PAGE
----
在瑞典北部，去卡拉克斯机场的途中，我听着新闻，了解到科学家在地表下面深处发现了一个细菌群落。这些细菌显然已经在那里万古长存了--我们却全然不知。 我不知道科学家们是怎样推理的，但我推断当那些细菌向地下深处挺进时，它们坚信会找到些什么。但是它们知道自己会找到什么吗？我也曾四处搜寻，坚信自己会 找到些什么。
我有一次在莫斯科Izmailovsky公园看见一个男人在一个小台子上卖凿子。说实话，那个台子也就是一张铺着粗布的桌子，但摆在上面的工具却很奇妙 --而且都是那男人自己做的。在这些工具的旁边，就放着那块非凡的小木头：来自于哈萨克的胡桃木。也许是一块树根，也许是某段树枝的一节。我买下了它，但 一直把它丢在一旁，直到一年多后才开始将它派上用场。那已经是我从中国回来一段时间以后的事了。
我的最初想法是给一个小小的女人像做一个中国发型，如同我有一次在琉璃厂所见的一个木偶的一样。不过那个木偶也许是在地铁上、或另一个雕塑上看到的？似是 而非的，我把女孩面部特别而又奇妙的阴影，归功于我相对而言对木头较少的兴趣。我仅仅把它当作是创作的中介，如果木质颗粒有细微的颜色变化，我也顺其自然 不加改动。在我看来，她是全新的、神秘的--还有点吓人。一个"老鼠-女孩-魔鬼"。
在墙上、灯柱上和临街的房上，无论在北京什么地方，你遍地都可以看到电话号码。时常，电话号码一层糊在一层上面。我花越多时间思忖这些一层盖一层的电话号 码，就越受它们吸引。各种各样的号码组合已经悄然进入我的绘画当中。今年，我空闲时问朋友这些电话号码是做什么用的。"办证!"朋友说。号码是为办假证书 所做的广告：结婚证、驾照、博士学位证等等。无论你需要什么样的证，你都可以买到。什么都可以买到。给地底世界打个电话就行了。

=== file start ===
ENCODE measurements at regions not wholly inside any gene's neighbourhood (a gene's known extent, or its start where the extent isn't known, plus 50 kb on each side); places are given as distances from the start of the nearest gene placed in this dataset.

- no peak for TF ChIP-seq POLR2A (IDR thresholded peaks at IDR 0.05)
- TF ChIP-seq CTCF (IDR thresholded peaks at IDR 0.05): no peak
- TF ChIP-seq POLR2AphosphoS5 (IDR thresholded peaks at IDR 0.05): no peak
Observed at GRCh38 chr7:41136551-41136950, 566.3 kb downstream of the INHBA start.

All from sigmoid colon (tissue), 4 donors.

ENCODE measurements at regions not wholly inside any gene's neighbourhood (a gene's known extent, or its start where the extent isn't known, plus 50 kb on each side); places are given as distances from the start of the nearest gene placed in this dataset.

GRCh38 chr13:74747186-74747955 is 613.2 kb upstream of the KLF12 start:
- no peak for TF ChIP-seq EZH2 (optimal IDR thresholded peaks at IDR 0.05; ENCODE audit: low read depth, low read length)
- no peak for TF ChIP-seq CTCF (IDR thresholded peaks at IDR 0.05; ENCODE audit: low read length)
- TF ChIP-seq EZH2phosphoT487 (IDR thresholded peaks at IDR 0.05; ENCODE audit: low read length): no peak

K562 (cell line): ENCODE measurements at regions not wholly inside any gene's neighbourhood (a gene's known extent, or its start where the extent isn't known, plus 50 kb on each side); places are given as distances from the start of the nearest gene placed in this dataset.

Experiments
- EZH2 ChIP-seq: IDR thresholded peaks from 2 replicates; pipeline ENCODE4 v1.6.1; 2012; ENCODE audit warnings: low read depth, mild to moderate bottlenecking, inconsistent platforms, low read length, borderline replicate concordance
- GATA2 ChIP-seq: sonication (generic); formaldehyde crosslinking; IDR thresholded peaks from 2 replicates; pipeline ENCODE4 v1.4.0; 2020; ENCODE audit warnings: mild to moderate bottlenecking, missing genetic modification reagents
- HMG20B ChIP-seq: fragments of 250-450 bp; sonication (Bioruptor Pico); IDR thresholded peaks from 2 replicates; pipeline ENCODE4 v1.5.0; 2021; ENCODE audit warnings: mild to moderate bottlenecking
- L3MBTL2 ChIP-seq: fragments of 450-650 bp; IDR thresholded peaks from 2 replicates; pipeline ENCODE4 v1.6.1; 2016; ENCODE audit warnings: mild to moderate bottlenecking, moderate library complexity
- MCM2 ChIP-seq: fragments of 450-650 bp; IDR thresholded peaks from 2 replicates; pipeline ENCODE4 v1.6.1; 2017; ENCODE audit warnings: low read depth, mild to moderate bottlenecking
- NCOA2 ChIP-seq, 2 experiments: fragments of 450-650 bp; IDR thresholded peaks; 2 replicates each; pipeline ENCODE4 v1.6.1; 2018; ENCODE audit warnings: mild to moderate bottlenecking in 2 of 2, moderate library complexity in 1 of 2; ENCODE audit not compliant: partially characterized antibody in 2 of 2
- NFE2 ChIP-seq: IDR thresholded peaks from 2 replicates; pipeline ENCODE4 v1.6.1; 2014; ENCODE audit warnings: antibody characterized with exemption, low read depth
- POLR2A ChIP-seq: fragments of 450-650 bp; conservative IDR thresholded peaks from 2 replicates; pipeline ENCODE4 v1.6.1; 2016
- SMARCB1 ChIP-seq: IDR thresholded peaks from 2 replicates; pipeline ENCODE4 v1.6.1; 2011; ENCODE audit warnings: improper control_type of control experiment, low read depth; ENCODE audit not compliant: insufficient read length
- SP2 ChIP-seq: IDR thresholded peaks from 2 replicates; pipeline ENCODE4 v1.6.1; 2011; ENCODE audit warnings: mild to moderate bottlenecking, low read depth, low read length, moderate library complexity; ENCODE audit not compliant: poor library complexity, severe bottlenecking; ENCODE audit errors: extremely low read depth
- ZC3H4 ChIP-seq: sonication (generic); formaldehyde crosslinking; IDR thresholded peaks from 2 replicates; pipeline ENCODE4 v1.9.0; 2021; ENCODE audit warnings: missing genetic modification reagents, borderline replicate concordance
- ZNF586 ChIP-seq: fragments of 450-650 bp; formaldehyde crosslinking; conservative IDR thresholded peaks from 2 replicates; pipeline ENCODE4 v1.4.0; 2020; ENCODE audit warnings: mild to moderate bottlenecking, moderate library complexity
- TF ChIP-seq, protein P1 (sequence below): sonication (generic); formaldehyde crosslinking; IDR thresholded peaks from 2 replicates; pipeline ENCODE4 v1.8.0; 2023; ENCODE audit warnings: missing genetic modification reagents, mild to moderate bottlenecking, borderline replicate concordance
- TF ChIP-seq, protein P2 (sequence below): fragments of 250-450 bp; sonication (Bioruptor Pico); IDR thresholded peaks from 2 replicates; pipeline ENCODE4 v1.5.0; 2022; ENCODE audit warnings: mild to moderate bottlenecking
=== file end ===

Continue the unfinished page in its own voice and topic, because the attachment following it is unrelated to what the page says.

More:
我第一次与摄影师张雪蛟见面时真是有点啼笑皆非。我在798艺术区参加一个摄影展的开幕式活动（798是北京一个很大的艺术区）。张雪蛟站着那里，手里端 着一杯葡萄酒。我正要上前做自我介绍时，她以为我要为她的身体健康而碰杯呢。真所谓吉星高照。两个周后，张雪蛟到我的工作室里给我拍照，以准备在这本书里 使用。当她给我看她的作品时，我在一系列连拍的图片中，看到自己正在逐渐被亚麻包围：我正在亚麻上绣花和绘画。于是，我有了一个主意，制作一个带着活动木 偶的舞台，一尊雕塑。
嘴唇、鼻子、眉毛. 在博物馆里，我碰到过各种各样的展品。经过数百年的损耗，画底色终于突破重围，成为外面的主色调。佛的发型，我用"反面"锋利的凿刀成功模拟的疙瘩。在曼 谷一家博物馆里看到一尊铜佛，佛身上披的是我见过的最美丽的琥珀色铜锈。在斯德哥尔摩远东博物馆见到一尊宏伟的湿婆神塑像，同样也是铜质的。我创作 《Tricket - 诡计》（译者注：一个让外国人泄漏自己讲英文的单词）时，脑海里映入了所有这一切。
一天的大清早，张雪蛟和另外两名摄影师--刘爱国和李骏--就来了。然后我们一起驾车到三岔子。这儿的长城俗称"龙背"。这里，龙的脊背环绕盘旋在高高的 山上，蜿蜒曲折。爬到山顶的确颇费气力，到达山顶时，我们在高处大声呼唤着，欢声笑语洋溢在山中。随着我们的回声在云中渐渐消退，我看到自己脚边有一块树 根--龙之根.
正是这样的旅程才会给人以丰厚的回报。顺着地面往里深挖，我自然能发现点什么。我碰巧在那里：在来广营东路灯影相伴的夜里，在博物馆里，在地铁车厢里。以 前和现在，这里和那里，这一切融合在一起形成了一张图画，也许是一张素描。在以后的时光里，在新的背景的映衬下，我会回到这张素描上，对其重新定义。我看 到了自己，看到了我所处的时代。